Alex Rodriguez joined a very exclusive club on Saturday night. The New York Yankees designated hitter drilled a two-run home run in the sixth inning and that put Rodriguez over the 2,000 runs batted in (RBI) mark, only the second player to reach that plateau. Hall of Famer Hank Aaron had 2,297 RBIs in his storied career.
Rodriguez reached the milestone off of Baltimore Orioles starting pitcher Bud Norris. It was Alex’s 12th home run of the season and 32nd RBI.
As with just about anything that Rodriguez is involved in this milestone comes with some controversy, but this time Alex has nothing to do with it. The RBI became an official stat in 1920 so several players are not credited with all the runs they drove in during their careers. The strange thing is that the information is there and can be easily gathered, but the official stat keepers of Major League Baseball just won’t recognize the pre-1920 RBIs.
Baseball statistic website baseballreference.com does count the pre-1920 RBIs and shows Rodriguez is fourth on the all time RBI list behind Aaron’s 2,297, Babe Ruth’s 2,214, and Cap Anson’s 2,075.
For Rodriguez it is just another big milestone he has reached in what many have seen as a surprisingly productive season. As reported on earlier here at the Inquisitr, Rodriguez passed Willie Mays for fifth place on the all-time home run list back in May. Up next for Alex will be the 3,000 hit mark. He currently stands at 2,995 with the home run on Saturday.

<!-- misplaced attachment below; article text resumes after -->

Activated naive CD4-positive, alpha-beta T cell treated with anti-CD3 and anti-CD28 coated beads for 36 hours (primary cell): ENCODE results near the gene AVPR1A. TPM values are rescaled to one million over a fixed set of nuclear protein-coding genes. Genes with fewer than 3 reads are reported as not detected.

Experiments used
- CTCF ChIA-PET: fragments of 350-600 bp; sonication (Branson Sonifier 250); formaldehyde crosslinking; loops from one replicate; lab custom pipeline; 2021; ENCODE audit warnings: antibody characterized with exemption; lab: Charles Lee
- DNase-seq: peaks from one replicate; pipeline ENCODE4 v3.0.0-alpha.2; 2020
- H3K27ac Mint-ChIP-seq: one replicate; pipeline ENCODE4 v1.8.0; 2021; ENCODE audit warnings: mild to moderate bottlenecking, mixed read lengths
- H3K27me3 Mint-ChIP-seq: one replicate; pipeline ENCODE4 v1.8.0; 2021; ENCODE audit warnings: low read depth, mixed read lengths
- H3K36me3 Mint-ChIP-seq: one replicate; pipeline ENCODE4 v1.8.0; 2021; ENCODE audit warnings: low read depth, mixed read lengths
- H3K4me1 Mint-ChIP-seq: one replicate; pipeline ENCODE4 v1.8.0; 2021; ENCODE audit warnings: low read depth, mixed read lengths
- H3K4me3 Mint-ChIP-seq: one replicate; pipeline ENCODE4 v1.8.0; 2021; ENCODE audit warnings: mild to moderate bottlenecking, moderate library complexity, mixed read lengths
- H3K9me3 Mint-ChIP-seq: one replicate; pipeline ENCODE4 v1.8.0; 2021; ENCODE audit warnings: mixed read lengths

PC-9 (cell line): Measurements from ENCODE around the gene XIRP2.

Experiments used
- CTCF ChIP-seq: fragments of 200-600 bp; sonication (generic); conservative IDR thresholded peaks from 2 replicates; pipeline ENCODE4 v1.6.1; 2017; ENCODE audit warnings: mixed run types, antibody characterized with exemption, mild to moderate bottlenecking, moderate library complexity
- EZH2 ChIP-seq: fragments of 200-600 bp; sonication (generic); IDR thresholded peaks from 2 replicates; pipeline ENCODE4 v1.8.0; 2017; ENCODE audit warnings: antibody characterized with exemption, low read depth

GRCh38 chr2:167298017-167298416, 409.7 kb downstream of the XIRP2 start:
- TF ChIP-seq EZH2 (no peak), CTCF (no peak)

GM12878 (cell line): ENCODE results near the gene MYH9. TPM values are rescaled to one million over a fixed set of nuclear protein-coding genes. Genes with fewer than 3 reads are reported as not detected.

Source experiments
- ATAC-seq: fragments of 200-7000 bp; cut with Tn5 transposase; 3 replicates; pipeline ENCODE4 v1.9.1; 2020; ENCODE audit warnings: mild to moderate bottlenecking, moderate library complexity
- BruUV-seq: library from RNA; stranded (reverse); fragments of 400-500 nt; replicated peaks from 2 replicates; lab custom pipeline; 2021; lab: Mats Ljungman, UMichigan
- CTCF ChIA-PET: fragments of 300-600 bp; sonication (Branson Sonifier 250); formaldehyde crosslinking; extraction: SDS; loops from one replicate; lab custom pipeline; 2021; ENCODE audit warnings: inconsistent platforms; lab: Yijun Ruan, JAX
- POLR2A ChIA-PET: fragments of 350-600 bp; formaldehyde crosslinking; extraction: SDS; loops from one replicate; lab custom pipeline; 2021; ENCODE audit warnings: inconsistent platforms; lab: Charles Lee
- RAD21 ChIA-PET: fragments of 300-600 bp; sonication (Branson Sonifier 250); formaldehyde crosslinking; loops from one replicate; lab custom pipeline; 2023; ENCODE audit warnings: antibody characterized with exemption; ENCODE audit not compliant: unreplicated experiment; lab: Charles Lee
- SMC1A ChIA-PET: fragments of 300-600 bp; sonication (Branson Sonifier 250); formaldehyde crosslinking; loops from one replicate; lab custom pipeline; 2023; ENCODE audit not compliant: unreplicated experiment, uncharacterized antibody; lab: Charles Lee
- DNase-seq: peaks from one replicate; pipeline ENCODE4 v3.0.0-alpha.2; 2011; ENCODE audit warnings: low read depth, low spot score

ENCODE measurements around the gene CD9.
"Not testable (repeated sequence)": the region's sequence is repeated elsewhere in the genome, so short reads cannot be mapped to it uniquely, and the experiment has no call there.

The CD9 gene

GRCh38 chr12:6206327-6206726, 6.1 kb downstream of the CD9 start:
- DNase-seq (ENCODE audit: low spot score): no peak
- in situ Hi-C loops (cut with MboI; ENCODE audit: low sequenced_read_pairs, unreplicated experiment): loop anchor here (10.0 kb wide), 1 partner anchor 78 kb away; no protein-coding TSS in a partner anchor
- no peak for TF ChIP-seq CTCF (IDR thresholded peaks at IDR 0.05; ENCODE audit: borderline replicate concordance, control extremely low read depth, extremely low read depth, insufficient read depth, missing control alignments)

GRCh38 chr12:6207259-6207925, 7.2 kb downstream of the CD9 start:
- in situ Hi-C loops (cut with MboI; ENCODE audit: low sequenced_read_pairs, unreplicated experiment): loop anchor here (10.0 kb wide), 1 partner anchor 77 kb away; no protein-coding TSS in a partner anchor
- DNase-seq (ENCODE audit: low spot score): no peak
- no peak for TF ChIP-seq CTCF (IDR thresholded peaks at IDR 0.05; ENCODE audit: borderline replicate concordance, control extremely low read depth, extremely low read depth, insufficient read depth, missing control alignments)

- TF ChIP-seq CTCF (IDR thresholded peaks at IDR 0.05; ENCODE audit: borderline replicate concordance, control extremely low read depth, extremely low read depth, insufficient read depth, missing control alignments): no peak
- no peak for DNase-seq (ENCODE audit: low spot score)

All these big numbers have been put up with very little fanfare for Rodriguez. Many in the baseball community still have not forgiven Alex for his performance enhancement drug use, even though he missed the entire 2014 season because he was suspended by MLB.
One thing is certain, Rodriguez has been a big part of the Yankees success this season. The team came into play on Saturday sporting a one game lead over the Tampa Bay Rays in the American League East.
There will come a time when the debate will begin about whether Alex Rodriguez belongs with all the greats in the Baseball Hall of Fame. His numbers are definitely worthy of enshrinement, but what would his number be like if he never used PEDs? Does simply using PEDs automatically disqualify Rodriguez from ever getting into Cooperstown?
Do you think Alex Rodriguez deserves a spot in the Hall of Fame when his career is over?
[Photo by Rob Carr/Getty Images]